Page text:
The Journal of Extension -

February 2016 // Volume 54 // Number 1 // Ideas at Work // v54-1iw4

Pros in Parks: Integrated Programming for Reaching Our Urban Park Operations Audience

In addition to regular job duties, such as tree care, mulching, irrigation, and pesticide management, urban park workers have faced environmental changes due to drought, wildfires, and West Nile virus. They simultaneously have endured expectations to manage growing, diversifying park usage and limitations on career development. An integrated programming approach is used to provide training to frontline parks department employees in the cities of Arlington and Fort Worth, Texas. Results indicate high levels of adoption of practices, enhanced staff morale, and identification of potential future leaders. The program also introduces an urban audience to the broader array of Extension programming and services.

Laura M. Miller
County Extension Agent, Commercial Horticulture
Texas A&M AgriLife Extension
Fort Worth, Texas

Jamie Rae Walker
Extension Specialist and Assistant Professor
Texas A&M AgriLife Extension
Dallas, Texas


Over the past 5 years, North Texas parks departments have endured budget and staffing reductions (Trust for Public Land, 2011) while also facing issues related to growing populations (City of Fort Worth, 2014), increased park usage (Trust for Public Land, 2011; National Recreation and Park Association, 2013), and environmental issues, such as drought (Borisova et al., 2013; Dolesh, 2012), West Nile virus (Merchant, 2012), tree damage (Skelton & Josiah, 2003), flooding (Gretchen, Allred, & LoGiudice, 2014), and wildfires (Dolesh, 2012; Kapp, 2013; Morris, Megalos, Vuola, Adams, & Monroe, 2014). Park employees must be trained to manage these matters in addition to maintaining the knowledge needed for their regular duties, such as custodial work, tree care, mulching, irrigation, pesticide management, and attending to safety issues (Warren, Rea, & Payne, 2007).

Training is necessary to keep staff up-to-date on best practices and changing regulations as well as to improve employee retention and provide opportunities to identify potential managers (Krofta & Panshin, 1989; Kutilek, Gunderson, & Conklin, 2002; Ramlall, 2004; Martin & Kaufman, 2013). Current budget and staffing situations, coupled with the need to keep staff proximate to work sites, limit opportunities for park employees to attend regional, state, and national programs. Furthermore, most training topics require tailoring to meet specific local operational needs.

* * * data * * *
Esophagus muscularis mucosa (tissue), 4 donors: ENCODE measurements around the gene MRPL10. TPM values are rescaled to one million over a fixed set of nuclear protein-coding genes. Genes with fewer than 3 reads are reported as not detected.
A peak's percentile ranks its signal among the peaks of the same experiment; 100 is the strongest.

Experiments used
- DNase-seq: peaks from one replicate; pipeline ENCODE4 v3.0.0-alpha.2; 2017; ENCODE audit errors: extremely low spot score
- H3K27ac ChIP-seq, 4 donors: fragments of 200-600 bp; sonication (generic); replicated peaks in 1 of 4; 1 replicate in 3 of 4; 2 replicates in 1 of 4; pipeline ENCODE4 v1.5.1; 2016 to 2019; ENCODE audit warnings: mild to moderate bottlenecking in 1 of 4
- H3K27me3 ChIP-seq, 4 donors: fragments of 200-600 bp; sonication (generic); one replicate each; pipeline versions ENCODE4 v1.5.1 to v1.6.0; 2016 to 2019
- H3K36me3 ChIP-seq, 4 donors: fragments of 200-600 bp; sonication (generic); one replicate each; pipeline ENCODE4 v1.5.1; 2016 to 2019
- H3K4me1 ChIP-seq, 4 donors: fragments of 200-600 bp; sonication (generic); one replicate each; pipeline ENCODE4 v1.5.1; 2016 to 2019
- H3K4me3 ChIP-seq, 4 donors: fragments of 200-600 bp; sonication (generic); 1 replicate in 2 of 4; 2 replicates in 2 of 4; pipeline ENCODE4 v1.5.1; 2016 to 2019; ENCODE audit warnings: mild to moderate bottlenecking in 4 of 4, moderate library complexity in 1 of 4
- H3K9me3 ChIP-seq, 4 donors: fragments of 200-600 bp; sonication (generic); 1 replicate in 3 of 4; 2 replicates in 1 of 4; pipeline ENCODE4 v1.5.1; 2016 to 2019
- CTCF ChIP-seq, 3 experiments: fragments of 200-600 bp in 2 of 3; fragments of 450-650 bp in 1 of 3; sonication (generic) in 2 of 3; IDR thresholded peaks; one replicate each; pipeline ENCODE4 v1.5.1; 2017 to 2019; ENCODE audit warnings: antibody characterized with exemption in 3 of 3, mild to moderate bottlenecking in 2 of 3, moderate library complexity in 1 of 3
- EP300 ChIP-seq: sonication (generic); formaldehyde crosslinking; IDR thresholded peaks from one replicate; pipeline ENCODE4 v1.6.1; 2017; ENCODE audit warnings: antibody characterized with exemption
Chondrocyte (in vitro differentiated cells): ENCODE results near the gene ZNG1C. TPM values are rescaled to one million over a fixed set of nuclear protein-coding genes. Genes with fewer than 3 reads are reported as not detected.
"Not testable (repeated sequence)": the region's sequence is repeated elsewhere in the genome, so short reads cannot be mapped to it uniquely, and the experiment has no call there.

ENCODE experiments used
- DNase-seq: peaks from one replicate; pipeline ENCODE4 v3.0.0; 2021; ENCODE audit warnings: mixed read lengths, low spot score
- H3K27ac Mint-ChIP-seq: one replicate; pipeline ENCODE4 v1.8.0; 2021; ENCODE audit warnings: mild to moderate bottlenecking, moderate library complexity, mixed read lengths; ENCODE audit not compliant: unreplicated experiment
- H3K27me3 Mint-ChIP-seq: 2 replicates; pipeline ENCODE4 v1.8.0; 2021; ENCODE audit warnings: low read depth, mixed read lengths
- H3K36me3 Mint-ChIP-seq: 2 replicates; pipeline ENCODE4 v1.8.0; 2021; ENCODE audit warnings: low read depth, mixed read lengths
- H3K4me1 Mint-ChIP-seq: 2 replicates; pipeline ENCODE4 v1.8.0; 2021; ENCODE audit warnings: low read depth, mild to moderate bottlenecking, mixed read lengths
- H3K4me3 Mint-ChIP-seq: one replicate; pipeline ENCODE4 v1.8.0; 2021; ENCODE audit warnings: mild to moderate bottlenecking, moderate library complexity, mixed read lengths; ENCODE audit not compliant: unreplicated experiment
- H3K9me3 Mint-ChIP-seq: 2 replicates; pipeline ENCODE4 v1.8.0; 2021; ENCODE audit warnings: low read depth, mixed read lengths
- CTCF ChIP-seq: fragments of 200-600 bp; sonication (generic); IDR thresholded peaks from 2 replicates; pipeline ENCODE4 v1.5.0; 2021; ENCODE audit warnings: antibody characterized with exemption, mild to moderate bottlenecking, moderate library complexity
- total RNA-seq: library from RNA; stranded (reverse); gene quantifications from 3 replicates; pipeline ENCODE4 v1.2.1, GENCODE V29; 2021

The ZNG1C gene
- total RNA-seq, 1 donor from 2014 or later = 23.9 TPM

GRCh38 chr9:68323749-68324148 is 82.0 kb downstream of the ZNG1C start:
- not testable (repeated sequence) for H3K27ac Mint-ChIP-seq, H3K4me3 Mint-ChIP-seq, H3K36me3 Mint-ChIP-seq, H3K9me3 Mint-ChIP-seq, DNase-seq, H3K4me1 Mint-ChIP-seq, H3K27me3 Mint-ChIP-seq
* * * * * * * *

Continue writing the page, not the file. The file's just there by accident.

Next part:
Program Development

In 2006, Tarrant County's horticulture agent worked with the parks and recreation departments of the cities of Arlington and Fort Worth to provide employee training in horticulture. Committee members expressed interest in further developing the training, and in 2008, it evolved into the Pros in Parks program. Primary goals included increasing job knowledge, professionalism, safety, environmental practices, and job satisfaction. Topics for instruction were expanded beyond horticulture basics to include land management issues and trends and to emphasize career development related to parks, communications, community development, and management and personal development (e.g., health and financial management).

Program Delivery

Planning Committee

Initially, topics were chosen and evaluated by the Tarrant County Commercial Horticulture Advisory Committee. Over time, a Pros in Parks Task Force was developed, and it currently comprises park operations managers from four local municipalities, urban foresters, the county horticulture agent, and the municipal parks specialist.

A task force–driven approach allows for topics and trends to be identified with input from stakeholders (Webster & Ingram, 2007), expands access to trainers on interdisciplinary topics and skills, and creates an unbiased, evidence-based curriculum. The task force devises a list of issues facing frontline staff; the specialists and agent identify emerging practices and research relevant to land management, parks, and career and personal development; and attendees provide topic suggestions through previous session evaluations. The result is a program series covering horticulture and land management basics, emerging land management and parks practices, and relevant topics for career and personal development (see Tables 1 and 2).

Table 1.
Topic Selection Criteria for Pros in Parks
Required job skills, such as tree pruning, weed identification, mulching, and safety
Content specific examples, such as pesticide training with examples specific to park employees
Current issues, such as drought, wildfires, and West Nile virus
Trends, such as population densification, nature-based play, diversification in urban populations and recreation uses, and park design trends
Relevant content for career or personal development
Requests from previous session evaluations
Other relevant curriculum or research (e.g., presentations offered at related conferences or lecture materials offered at local universities)
Table 2.
Select Examples of Session Topics
Athletic field management Money management Pruning and maintenance